This demolishing sleep deprivation is why everyone I talked to who has run both a morning start and a night start at Badwater has said that the night start is harder because of two full nights on the course. At three points throughout the night I laid down for 20 minutes to try and rejuvenate myself. I couldn't fall asleep on the first two stops because my feet and knees were achy, and my nose was so full of dirt that I couldn't breathe very good. I understand that this paragraph makes running sound like the worst hobby ever. But Badwater isn't supposed to be easy. This challenge, the prospect of really pushing myself is what drew me to Badwater in the first place.
The other challenge I experienced from this point until the end of the race is that my stomach absolutely would not tolerate any solid food. Nothing. I relied on liquid calories. I drank a hit of soda when my van met me, and drank Tailwind in between. The Tailwind undoubtedly saved my race. I prayed so hard that once I saw the second sunrise of the race I would start to wake up. I knew two mountain ranges were behind me and that the hardest climb lay ahead. Check out the elevation profile - what lay ahead looked terrifying:
The sun peaked over the mountain at mile 109. Again I found myself feeling like a Kentucky Fried Chicken. Now was Toby's time to shine. She was a combination of drill sergeant/cheerleader/shoulder to cry on. She kept me moving faster than I would on my own. This race report is just a Reader's Digest version of Badwater. There is enough to write a book about. Actually, that's the plan. But I've also got another ultrarunning book about to be released. We had a pre-order goal which, if met, would trigger an appearance of the hideous, skin-tight cat unitard. You guys rock. The goal was met. And the cat outfit showed up at mile 109 with an accompanying jump. I can only imagine that other runners thought they were hallucinating.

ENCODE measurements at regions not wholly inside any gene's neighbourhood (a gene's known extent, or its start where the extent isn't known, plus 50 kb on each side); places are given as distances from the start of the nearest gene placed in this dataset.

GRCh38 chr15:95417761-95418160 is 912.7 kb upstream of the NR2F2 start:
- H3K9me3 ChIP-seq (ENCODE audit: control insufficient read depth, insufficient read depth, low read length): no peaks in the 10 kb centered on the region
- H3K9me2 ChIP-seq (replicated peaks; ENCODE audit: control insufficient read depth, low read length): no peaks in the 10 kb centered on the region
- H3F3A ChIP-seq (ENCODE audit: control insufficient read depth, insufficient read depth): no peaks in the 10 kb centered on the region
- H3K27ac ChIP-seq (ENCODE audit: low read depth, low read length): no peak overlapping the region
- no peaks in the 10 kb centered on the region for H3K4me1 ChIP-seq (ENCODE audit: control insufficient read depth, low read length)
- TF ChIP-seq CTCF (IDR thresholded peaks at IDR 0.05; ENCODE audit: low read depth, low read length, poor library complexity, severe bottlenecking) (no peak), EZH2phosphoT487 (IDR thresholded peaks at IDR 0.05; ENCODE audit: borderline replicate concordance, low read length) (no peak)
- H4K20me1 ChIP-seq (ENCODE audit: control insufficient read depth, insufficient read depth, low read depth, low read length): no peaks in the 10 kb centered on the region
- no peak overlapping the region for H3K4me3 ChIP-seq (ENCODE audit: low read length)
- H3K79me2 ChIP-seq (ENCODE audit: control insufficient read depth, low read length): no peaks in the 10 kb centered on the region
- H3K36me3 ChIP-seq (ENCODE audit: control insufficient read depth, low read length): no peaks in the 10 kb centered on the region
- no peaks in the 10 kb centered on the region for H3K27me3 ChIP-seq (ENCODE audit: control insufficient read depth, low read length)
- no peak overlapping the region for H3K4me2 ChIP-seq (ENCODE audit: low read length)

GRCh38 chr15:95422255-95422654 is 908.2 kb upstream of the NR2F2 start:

Every once in a while I'd get to the van and ask for two minutes in the chair. They kindly held an umbrella over me, then kicked me out when my time was up.
The last 25 miles were so indescribably hard. I admit, going into Badwater I knew it would be crazy hard. But I felt confident that my heat training was good. I knew that I had run races with more elevation gain. I had run a 150 miler. I had run a 205 miler. I felt like I had a pretty good handle on the difficulty of Badwater. It turns out that Badwater was exponentially harder than anything I've ever experienced. Even now, I have a hard time wrapping my head around the difficulty of that race.
We slowly approached Mount Whitney where we were given one final kick to the groin as runners climb nine BILLION feet in the final 13 miles. When approaching the climb, you can see the emotional breakdown-inducing switchbacks that were created by Satan himself.